In 1927 the first bill to secure government support in the search for a cure for cancer was introduced to Congress. In 1971 Congress passed the Conquest of Cancer Act, which initiated a new and enlarged effort in the fight against cancer, including possible annual expenditures of up to one billion dollars. The forty-four years between these two dates have witnessed the evolution of medical research from a limited, private endeavor to a major national enterprise commanding substantial support from the federal government.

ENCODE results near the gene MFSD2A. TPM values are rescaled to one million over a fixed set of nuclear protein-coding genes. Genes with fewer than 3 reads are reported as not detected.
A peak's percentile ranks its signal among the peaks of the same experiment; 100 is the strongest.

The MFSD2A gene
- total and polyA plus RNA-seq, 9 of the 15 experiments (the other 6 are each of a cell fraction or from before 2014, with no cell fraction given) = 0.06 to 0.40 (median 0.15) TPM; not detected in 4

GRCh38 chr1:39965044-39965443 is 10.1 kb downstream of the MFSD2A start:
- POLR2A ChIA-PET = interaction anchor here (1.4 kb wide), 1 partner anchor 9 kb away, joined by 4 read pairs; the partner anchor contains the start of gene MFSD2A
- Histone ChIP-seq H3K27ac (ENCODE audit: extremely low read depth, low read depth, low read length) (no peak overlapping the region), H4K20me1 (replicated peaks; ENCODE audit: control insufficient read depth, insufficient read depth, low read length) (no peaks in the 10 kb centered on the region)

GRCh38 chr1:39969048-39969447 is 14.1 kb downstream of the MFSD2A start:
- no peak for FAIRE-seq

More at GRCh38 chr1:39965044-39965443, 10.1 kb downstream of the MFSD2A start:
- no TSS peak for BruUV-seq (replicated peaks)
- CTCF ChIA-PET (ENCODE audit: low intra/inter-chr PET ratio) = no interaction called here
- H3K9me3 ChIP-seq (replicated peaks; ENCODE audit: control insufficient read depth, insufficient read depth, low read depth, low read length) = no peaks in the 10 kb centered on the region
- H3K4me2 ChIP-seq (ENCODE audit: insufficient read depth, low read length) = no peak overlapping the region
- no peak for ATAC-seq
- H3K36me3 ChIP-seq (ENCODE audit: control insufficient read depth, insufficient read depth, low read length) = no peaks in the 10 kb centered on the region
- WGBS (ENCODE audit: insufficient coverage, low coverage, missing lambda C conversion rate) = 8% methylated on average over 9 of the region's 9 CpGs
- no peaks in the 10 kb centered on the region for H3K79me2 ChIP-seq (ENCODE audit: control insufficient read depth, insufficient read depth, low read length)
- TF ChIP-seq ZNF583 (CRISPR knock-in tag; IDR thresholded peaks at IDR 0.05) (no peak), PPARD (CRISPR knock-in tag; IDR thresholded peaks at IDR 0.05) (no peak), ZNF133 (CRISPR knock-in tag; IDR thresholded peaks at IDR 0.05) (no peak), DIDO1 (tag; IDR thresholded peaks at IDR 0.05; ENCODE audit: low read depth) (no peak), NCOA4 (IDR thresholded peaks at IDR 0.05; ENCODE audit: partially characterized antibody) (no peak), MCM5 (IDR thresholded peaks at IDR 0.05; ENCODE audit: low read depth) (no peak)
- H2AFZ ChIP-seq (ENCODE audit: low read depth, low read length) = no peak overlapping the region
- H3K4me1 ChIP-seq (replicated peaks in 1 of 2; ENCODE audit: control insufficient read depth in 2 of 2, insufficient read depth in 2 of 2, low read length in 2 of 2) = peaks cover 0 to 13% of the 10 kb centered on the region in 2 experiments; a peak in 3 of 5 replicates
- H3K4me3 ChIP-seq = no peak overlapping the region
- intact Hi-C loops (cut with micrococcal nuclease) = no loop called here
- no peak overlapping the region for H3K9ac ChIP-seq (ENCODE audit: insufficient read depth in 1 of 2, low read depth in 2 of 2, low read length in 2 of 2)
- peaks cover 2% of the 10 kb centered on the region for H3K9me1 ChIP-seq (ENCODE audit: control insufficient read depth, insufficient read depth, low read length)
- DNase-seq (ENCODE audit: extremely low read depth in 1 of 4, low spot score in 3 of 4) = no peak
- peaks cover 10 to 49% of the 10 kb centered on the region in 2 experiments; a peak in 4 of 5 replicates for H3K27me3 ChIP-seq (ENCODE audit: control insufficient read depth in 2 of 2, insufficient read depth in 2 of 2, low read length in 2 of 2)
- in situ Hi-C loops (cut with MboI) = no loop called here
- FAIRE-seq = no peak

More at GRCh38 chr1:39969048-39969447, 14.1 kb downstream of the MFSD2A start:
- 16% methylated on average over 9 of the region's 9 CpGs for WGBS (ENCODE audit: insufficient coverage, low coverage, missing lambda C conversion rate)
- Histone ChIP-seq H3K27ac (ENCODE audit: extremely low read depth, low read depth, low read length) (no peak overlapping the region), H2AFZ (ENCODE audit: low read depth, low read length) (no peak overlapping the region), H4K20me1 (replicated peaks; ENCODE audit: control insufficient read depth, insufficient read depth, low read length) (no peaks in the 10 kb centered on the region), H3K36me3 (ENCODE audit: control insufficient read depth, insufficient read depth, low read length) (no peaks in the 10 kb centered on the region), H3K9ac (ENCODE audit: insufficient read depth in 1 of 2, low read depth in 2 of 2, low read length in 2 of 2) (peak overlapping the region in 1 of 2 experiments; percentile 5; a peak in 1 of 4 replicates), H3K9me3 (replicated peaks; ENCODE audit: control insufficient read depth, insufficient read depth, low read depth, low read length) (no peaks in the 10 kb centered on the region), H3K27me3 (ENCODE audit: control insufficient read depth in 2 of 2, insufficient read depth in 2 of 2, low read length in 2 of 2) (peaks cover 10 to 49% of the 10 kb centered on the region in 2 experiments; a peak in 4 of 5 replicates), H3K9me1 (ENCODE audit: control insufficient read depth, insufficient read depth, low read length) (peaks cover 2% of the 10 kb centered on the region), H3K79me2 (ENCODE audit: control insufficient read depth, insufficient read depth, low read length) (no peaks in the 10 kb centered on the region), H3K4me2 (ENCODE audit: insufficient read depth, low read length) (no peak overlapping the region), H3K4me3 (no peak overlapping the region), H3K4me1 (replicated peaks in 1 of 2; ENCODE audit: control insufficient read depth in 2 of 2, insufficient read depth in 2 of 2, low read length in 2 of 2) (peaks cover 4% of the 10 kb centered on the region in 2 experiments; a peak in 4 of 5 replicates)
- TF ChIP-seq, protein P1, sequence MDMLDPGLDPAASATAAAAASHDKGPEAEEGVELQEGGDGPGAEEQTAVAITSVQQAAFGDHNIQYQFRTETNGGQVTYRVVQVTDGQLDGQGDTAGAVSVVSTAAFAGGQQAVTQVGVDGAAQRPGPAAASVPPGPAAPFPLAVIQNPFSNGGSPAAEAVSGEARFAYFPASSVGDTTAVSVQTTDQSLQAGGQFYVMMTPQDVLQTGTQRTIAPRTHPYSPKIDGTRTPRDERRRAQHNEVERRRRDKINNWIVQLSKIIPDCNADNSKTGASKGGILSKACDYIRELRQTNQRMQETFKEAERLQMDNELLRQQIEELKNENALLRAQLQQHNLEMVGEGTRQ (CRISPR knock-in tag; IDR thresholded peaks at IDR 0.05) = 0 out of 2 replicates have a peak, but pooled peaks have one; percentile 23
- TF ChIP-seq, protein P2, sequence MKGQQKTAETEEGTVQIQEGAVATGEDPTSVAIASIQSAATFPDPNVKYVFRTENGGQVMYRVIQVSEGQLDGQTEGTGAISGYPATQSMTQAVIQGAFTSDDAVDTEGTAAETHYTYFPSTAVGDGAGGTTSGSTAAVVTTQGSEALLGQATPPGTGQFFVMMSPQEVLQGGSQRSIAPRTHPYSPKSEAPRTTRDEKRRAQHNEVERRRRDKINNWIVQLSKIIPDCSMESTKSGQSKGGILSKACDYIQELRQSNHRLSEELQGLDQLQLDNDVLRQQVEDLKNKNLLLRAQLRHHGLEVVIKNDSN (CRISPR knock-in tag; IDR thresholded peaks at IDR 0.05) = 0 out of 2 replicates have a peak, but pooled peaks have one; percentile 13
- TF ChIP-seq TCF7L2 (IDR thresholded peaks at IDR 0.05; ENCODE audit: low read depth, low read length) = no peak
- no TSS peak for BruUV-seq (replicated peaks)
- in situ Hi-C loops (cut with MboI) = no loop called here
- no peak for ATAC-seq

In this first historical analysis of national policy in biomedical research, Stephen Strickland examines the rise of the National Institutes for Health, tells of the recurrent struggle between elected public officials and science administrators over the pace and direction of cancer and heart disease research; analyzes the roles that key members of Congress have played in the development of medical research; and discusses the medical research lobby and its founder, Mrs. Albert D. Lasker. What emerges is a clear picture of how government officials actually formulate national policy, not only in medical research but in other areas as well.